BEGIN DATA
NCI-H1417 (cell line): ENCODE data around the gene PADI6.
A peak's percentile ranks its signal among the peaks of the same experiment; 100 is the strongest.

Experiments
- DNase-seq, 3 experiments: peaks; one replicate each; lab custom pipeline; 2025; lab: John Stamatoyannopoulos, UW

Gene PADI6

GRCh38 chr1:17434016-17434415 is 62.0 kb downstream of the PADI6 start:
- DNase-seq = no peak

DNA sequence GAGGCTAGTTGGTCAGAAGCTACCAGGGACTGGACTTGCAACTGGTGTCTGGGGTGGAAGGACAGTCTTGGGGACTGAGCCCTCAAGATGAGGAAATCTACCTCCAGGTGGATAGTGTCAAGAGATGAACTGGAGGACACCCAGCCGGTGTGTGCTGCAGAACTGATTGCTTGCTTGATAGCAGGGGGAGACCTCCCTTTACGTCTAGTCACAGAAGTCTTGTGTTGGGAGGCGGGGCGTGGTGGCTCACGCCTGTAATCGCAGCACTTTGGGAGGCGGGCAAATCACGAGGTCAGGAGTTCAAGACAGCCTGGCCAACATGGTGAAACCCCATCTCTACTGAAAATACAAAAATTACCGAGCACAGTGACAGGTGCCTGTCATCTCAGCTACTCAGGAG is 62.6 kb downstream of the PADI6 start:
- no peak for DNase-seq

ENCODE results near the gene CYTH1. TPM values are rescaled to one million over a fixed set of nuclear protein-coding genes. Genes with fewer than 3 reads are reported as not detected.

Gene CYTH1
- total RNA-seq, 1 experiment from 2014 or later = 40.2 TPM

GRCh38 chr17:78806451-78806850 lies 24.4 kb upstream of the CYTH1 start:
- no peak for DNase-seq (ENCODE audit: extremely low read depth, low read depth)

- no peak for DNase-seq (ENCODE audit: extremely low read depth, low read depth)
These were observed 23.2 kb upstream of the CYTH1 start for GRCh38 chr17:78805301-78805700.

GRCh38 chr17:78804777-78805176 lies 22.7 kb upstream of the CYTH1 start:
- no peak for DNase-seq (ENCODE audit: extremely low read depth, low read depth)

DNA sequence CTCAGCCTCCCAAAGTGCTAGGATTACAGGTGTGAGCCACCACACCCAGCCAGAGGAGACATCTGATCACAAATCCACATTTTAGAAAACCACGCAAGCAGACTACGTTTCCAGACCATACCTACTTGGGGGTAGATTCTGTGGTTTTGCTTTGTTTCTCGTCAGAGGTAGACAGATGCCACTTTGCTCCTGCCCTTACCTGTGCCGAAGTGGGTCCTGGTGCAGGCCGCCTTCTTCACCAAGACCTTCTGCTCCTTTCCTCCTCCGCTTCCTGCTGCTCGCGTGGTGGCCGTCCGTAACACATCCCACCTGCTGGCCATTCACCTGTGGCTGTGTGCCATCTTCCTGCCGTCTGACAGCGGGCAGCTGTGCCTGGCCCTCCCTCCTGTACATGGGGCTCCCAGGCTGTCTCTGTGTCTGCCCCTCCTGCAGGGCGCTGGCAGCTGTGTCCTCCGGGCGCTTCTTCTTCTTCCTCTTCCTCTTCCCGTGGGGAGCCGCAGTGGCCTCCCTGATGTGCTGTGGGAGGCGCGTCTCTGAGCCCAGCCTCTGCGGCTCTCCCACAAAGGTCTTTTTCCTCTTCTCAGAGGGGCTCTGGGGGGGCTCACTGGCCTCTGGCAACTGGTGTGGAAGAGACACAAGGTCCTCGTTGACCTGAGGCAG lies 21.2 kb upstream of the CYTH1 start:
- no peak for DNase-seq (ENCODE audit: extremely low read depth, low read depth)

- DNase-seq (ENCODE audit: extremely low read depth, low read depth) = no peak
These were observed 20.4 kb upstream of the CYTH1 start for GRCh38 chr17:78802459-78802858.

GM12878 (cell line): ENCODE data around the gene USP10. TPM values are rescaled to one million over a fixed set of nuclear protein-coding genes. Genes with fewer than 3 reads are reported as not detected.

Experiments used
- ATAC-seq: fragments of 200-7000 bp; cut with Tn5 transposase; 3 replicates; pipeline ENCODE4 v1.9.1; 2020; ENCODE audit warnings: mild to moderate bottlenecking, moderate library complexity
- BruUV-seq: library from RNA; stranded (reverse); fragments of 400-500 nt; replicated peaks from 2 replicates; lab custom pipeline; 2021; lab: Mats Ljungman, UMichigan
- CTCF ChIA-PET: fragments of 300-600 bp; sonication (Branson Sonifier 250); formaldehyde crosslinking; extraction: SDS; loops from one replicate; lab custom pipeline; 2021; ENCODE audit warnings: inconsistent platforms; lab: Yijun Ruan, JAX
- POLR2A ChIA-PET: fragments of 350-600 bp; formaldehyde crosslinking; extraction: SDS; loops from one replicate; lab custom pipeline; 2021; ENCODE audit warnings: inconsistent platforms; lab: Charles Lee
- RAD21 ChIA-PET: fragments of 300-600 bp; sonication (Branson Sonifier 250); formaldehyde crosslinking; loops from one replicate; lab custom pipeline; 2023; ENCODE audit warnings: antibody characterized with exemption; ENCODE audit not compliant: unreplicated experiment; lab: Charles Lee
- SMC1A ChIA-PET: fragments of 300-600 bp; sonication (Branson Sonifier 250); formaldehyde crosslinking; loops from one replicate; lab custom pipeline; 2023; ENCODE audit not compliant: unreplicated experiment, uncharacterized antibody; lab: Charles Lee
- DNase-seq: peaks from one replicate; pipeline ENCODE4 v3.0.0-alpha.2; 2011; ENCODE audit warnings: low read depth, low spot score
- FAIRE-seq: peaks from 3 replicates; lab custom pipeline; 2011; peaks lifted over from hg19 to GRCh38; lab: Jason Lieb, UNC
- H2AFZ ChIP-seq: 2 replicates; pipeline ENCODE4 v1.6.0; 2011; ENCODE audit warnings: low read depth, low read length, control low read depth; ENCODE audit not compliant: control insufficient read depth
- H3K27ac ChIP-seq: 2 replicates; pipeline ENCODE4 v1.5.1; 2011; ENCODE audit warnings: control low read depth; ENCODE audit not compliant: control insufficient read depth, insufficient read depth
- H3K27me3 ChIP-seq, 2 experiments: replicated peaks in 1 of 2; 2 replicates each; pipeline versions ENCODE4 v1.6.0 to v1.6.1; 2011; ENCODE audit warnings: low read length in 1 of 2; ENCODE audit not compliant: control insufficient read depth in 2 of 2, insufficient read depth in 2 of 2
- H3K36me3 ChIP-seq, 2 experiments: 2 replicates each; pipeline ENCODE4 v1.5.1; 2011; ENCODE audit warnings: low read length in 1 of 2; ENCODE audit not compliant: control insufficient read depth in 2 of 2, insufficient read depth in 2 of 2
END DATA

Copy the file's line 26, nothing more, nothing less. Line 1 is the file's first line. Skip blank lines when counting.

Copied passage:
- BruUV-seq: library from RNA; stranded (reverse); fragments of 400-500 nt; replicated peaks from 2 replicates; lab custom pipeline; 2021; lab: Mats Ljungman, UMichigan